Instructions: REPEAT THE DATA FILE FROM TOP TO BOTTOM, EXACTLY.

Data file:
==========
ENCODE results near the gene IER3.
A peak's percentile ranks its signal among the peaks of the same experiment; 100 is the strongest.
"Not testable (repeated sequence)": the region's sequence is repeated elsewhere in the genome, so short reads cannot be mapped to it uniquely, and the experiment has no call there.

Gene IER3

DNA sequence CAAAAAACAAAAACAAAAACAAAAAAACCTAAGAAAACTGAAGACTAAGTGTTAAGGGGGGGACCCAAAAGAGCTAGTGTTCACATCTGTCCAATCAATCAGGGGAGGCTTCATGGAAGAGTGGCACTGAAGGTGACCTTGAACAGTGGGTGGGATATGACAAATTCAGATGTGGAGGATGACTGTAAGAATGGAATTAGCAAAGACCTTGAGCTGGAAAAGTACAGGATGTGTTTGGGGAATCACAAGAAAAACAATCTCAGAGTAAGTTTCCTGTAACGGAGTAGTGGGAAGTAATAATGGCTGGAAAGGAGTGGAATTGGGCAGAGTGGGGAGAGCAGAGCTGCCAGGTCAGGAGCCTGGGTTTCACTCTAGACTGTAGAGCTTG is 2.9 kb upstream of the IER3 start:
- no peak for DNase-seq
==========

ENCODE results near the gene IER3.
A peak's percentile ranks its signal among the peaks of the same experiment; 100 is the strongest.
"Not testable (repeated sequence)": the region's sequence is repeated elsewhere in the genome, so short reads cannot be mapped to it uniquely, and the experiment has no call there.

Gene IER3

DNA sequence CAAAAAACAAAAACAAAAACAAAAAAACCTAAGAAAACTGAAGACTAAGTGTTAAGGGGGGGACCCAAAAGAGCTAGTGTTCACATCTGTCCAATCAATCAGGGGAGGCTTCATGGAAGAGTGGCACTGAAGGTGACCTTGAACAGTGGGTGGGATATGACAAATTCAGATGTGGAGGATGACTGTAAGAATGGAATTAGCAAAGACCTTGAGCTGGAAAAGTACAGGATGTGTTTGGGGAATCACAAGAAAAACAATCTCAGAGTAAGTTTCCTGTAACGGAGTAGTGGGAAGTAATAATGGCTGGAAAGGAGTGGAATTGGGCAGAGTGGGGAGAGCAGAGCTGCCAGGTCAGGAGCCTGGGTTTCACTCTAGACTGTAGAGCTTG is 2.9 kb upstream of the IER3 start:
- no peak for DNase-seq